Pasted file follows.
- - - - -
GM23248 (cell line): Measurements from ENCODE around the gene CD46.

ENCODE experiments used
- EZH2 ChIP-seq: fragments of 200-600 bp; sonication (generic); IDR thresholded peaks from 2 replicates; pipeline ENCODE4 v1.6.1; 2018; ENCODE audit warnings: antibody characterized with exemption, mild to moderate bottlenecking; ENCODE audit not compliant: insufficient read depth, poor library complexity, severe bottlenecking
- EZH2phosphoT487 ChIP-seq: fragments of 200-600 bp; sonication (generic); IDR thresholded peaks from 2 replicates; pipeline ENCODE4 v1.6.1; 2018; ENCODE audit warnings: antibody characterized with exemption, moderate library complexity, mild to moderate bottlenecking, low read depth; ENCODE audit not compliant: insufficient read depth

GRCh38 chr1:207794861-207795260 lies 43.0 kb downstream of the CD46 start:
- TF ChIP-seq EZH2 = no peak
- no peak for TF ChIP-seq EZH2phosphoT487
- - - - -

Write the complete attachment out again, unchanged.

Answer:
GM23248 (cell line): Measurements from ENCODE around the gene CD46.

ENCODE experiments used
- EZH2 ChIP-seq: fragments of 200-600 bp; sonication (generic); IDR thresholded peaks from 2 replicates; pipeline ENCODE4 v1.6.1; 2018; ENCODE audit warnings: antibody characterized with exemption, mild to moderate bottlenecking; ENCODE audit not compliant: insufficient read depth, poor library complexity, severe bottlenecking
- EZH2phosphoT487 ChIP-seq: fragments of 200-600 bp; sonication (generic); IDR thresholded peaks from 2 replicates; pipeline ENCODE4 v1.6.1; 2018; ENCODE audit warnings: antibody characterized with exemption, moderate library complexity, mild to moderate bottlenecking, low read depth; ENCODE audit not compliant: insufficient read depth

GRCh38 chr1:207794861-207795260 lies 43.0 kb downstream of the CD46 start:
- TF ChIP-seq EZH2 = no peak
- no peak for TF ChIP-seq EZH2phosphoT487